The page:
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I have seen two constructions called the Heisenberg group. If $k$ is a field of characteristic not equal to $2$ and $V$ is a $2n$-dimensional vector space over $k$ with symplectic form $\omega : V \times V \to k$, one of these groups is $V \times k$ with the operation $(v,a) \cdot (w,b) = (v+w,a+b+\frac12 \omega(v,w))$. The other group is the subgroup of $\text{GL}_{n+2}(k)$ consisting of matrices with $1$s along the diagonal and $0$s elsewhere, except for the top row and rightmost column. This construction has the advantage of working over $k$ of arbitrary characteristic, but unfortunately uses coordinates.

I have two questions:

  1. When $k$ does not have characteristic $2$, are these two groups isomorphic?

  2. Is there a coordinate-free construction of the Heisenberg group in characteristic $2$ (preferably in terms of a symplectic vector space over $k$)?

Edit: Will Sawin has answered the first question in the affirmative. The second question still remains, so let me phrase it more precisely: if $k$ is a field of characteristic $2$ and $V$ a symplectic vector space over $k$, can we give a coordinate-free construction of the Heisenberg group in terms of $V$ which is isomorphic to the matrix group described above? (I am not even sure that we can always choose a symplectic basis in characteristic $2$.)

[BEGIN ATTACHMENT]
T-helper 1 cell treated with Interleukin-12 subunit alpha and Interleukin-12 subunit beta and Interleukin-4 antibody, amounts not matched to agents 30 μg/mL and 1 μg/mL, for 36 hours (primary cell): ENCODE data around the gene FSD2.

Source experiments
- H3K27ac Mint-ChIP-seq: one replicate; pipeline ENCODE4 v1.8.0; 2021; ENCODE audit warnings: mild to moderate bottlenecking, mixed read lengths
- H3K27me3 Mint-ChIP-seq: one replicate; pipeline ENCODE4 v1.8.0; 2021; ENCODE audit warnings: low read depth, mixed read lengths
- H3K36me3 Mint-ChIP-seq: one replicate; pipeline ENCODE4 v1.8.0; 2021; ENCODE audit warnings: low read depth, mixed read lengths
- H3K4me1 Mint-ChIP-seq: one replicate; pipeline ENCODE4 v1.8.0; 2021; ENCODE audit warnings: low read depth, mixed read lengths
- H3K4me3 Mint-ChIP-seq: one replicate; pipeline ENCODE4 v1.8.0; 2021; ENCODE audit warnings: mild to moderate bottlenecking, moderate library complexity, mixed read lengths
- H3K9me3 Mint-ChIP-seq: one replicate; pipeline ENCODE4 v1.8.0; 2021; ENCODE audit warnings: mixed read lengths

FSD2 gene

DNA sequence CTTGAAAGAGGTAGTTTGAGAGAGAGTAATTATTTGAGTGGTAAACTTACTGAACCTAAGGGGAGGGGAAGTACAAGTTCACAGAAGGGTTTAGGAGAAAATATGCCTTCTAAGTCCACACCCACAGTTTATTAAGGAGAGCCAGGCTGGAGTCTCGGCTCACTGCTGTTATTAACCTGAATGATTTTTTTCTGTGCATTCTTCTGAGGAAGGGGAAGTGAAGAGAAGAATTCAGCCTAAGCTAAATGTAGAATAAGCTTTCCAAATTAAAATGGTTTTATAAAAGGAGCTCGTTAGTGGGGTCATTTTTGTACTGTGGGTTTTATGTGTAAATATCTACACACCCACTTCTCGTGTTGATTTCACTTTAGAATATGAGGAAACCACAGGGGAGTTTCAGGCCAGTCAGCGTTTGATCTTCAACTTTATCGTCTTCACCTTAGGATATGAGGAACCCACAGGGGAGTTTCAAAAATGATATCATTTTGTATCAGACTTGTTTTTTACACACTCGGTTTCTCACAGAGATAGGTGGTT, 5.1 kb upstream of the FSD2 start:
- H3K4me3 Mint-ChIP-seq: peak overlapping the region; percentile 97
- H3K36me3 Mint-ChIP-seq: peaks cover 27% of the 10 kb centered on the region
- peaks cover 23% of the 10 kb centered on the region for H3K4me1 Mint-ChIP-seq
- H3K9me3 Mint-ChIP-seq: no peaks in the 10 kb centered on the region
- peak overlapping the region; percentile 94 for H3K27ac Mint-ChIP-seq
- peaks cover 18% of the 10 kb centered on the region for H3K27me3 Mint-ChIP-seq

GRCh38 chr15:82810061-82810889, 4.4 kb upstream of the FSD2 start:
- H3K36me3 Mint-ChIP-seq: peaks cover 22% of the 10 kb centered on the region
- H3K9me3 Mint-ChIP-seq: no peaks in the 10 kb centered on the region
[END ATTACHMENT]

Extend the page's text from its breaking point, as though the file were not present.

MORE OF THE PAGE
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I am not convinced that the description you're looking for exists in characteristic $2$. In characteristic not equal to $2$, the Heisenberg Lie algebra is $V \otimes k$ with Lie bracket coming from the symplectic form and the Heisenberg group is obtained by exponentiating it, which really does require division by $2$. More generally it seems to me that Lie algebras are definitely the wrong thing to consider in characteristic $2$ (at least the motivating argument I know for writing down the Lie algebra axioms fails in characteristic $2$). –  Qiaochu Yuan Jun 14 '12 at 21:45
    
Sorry, that should be $V \oplus k$. –  Qiaochu Yuan Jun 14 '12 at 21:45
    
@Qiaochu: OK, you convinced me that this is the wrong thing to look at. I found a couple of papers which handle the case of finite fields of characteristic $2$: it seems that the correct thing to do is replace the field with its associated ring of Witt vectors of length $2$. I wonder what the right approach is over other fields of characteristic $2$? –  Justin Campbell Jun 14 '12 at 22:33